Last night was the concert. It was amazing, he was amazing. How many millions did it cost to design and create the incredible staging? Lights, video, photos, sound, a crew of hundreds. It took a long time to get in, we got a t-shirt because you had to do it, didn’t you? When he finally took the stage, it was instant rapport with the audience. He took a minute to drink it all in. The show was incredible…the music, the fun! I took pictures with my phone, fuzzy but proof that I was there, memories of the evening.


Here are my thoughts…

*Paul McCartney still looks like a kid. Granted, he looked older by the end of that incredible almost three hour show after never leaving the stage for over two hours and then returning for two long encores, but he looks terrific for 70.
*He still seems to genuinely appreciate what has happened to him, is still a little bit amused and honored by it. This doesn’t come off as fake at all. He is very personable.
*Paul is a fabulous musician, not to mention songwriter. Paul’s music is classic. He plays piano, lots of guitars, ukelele and plays them well.
*This is what rock & roll is all about. He is great, a real rock & roller – he can scream with the best of them. Woo!
*He appreciates his audience and never quits thanking them, acknowledging them. This is a sign of an accomplished pro who knows what it’s all about.
*The songs of our youth are locked in our brains and hearts. You may not have heard them for decades and all the words come back and you sing along. I can’t remember much of what I hear today – some is great, some just doesn’t stay with me.
*The concert was not just old people, but all ages. What fun to share with your kids and grandkids or with your parents and grandparents.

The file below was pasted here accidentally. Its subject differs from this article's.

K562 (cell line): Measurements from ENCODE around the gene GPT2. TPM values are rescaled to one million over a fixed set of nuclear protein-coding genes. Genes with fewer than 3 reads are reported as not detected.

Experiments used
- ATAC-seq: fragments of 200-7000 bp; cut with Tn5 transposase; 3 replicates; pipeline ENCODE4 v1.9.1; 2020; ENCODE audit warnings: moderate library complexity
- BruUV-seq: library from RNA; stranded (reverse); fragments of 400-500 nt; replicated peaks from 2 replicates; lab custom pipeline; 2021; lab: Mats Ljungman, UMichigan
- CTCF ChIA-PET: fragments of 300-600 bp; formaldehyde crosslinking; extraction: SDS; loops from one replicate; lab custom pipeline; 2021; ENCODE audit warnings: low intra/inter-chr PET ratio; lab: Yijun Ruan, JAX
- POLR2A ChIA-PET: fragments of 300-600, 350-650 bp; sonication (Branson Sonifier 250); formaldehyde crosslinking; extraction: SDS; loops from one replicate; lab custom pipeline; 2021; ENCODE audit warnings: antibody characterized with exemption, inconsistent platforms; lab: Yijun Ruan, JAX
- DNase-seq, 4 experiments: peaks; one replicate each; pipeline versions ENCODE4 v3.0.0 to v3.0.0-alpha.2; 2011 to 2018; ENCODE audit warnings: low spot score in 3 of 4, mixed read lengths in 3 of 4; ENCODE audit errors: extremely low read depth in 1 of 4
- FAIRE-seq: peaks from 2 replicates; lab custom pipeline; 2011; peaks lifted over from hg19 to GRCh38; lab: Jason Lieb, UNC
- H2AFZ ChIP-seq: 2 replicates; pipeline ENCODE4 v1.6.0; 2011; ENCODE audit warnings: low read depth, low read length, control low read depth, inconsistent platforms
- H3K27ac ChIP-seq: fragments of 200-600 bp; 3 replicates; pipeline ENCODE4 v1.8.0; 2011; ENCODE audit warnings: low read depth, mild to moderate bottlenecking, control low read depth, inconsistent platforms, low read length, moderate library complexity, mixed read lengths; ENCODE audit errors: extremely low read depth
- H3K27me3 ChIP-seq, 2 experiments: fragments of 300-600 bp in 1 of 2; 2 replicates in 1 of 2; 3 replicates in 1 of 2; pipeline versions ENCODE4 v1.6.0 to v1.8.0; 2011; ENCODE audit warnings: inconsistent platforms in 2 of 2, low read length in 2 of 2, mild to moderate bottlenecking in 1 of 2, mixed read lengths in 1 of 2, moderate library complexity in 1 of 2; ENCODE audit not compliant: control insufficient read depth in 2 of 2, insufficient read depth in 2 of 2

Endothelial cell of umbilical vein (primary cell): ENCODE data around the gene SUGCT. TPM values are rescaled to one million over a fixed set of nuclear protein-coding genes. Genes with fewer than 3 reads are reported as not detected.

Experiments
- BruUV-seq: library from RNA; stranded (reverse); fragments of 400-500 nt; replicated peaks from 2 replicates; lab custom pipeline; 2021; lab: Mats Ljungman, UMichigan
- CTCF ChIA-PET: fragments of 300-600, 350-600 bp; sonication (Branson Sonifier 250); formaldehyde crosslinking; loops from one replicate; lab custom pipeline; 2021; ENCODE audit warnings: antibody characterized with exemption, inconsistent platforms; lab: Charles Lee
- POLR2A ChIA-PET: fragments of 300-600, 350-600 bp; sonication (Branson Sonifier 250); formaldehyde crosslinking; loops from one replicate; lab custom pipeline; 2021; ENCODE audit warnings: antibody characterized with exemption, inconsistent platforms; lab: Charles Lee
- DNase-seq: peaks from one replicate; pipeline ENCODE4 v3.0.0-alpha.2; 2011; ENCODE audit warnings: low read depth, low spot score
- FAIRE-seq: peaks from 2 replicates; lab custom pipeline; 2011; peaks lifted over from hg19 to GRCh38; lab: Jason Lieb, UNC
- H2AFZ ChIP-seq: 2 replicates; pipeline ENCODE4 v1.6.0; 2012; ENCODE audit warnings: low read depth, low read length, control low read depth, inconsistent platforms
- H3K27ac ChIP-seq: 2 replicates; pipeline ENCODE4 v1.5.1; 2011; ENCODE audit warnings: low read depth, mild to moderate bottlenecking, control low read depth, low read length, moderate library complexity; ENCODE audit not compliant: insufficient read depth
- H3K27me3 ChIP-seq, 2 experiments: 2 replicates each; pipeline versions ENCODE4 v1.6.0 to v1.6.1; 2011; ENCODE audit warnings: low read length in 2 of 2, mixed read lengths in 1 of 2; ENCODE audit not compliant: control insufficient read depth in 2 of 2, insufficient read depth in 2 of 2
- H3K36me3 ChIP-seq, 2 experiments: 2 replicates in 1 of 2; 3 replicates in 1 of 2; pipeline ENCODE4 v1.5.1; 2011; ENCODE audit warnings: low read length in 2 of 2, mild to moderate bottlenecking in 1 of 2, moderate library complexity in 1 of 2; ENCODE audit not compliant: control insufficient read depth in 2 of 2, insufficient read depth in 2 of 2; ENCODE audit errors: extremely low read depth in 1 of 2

*Paul sang for his new wife, “My Valentine,” sang a song he wrote for Linda, sang for John and George. I was touched when he turned to look at photos of George while singing. He didn’t have to do that, but seemed to want to see his old friend, to remember.
*This concert was not an old man doing the music that made him famous. This was a concert that seemed new and fresh even with old songs. Music for the ages.
*You’re never too old to rock, apparent by the legions of white haired fans rocking the music. Cool! Still got some moves left…
*I had the feeling I was in the presence of greatness. He IS a legend after all.

So, after the pyrotechnics during “Live & Let Die,” the thrill of the crowd singing “Hey Jude” at the end before the two encores, we left the concert after 11:30 and headed home.

Thank you, Paul. You are just so dang cute! Maybe cuter than when we met when I was 18. 49 years ago.

I played with dolls a lot when I was little, was the oldest child, did a little bit of babysitting…but wasn’t thinking about being a mother at all. I married when I was barely 21 and wanted to live happily ever after. The craziness of birth control in the 1960s was supposed to be sure fire and make it so I didn’t have to think about it. I went on birth control pills, like we all did, and then found that the high strength of the ones they used then was making me gain weight and have migraines. Off of those and on to something else…and I got pregnant on that one. Hmmm. I’d only been married nine months and we’d even gotten a dog to keep us from thinking about having kids. Farthest thing from our minds.